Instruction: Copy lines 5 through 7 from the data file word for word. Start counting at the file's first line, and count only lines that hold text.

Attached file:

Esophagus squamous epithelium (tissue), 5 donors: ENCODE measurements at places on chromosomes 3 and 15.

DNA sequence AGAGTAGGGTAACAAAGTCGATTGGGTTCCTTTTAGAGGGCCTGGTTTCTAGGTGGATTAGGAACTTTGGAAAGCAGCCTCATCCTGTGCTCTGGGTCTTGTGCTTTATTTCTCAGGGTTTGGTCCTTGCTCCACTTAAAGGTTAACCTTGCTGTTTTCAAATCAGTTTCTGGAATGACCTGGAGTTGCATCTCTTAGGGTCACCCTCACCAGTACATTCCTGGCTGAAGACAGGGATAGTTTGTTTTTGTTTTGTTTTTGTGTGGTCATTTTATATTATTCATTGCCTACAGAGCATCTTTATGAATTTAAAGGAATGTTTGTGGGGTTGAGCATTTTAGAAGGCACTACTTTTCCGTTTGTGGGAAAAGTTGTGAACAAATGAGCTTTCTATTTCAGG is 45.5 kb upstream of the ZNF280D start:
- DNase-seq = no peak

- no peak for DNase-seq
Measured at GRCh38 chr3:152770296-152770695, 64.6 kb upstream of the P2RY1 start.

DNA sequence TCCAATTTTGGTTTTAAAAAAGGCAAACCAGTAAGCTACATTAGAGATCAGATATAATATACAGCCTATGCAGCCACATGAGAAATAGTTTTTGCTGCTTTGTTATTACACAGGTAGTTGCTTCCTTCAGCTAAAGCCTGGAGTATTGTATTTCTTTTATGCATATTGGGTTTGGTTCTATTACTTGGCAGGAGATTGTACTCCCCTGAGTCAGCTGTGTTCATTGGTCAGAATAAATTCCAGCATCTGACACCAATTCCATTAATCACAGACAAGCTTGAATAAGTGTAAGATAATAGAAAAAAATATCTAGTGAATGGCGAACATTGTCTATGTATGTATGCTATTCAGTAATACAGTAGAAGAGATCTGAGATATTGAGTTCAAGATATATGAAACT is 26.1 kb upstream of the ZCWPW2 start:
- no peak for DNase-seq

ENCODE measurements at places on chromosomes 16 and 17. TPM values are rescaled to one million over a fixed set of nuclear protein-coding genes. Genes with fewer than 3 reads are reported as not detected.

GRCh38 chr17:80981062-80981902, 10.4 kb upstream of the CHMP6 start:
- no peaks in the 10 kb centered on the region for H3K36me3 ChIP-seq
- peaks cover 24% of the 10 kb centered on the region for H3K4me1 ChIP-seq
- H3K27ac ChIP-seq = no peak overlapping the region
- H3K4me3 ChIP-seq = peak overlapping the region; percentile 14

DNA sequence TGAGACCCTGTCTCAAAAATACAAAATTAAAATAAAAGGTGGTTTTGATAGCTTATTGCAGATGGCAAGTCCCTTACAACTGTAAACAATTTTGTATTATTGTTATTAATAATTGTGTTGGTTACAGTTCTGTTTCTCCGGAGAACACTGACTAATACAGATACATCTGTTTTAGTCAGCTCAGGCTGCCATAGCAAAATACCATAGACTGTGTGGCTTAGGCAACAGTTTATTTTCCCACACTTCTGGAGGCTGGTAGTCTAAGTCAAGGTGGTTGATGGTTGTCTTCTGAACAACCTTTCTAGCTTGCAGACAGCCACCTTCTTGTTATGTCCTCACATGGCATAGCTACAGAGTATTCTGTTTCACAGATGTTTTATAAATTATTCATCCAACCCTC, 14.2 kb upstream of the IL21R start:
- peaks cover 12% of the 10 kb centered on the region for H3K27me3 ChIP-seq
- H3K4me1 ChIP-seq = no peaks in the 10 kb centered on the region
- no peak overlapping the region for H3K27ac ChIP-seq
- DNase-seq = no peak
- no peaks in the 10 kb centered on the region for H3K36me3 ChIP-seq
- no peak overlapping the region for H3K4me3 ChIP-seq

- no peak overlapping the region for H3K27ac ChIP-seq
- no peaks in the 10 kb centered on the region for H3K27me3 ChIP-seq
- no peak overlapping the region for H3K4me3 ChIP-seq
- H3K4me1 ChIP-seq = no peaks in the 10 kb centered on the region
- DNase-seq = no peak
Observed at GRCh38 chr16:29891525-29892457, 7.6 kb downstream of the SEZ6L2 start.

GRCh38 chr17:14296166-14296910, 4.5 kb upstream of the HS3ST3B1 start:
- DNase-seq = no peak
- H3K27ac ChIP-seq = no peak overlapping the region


Measured at GRCh38 chr3:152770296-152770695, 64.6 kb upstream of the P2RY1 start.

DNA sequence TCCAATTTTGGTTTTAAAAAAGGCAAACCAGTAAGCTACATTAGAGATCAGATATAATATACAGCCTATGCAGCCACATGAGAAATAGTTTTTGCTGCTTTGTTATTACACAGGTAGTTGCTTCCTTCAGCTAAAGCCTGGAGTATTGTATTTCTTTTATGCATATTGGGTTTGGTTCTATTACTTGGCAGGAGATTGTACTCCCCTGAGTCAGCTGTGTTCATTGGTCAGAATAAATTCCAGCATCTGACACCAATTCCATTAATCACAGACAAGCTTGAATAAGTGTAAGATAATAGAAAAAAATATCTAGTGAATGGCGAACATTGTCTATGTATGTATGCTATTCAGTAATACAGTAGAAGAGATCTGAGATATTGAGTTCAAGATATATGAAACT is 26.1 kb upstream of the ZCWPW2 start:
- no peak for DNase-seq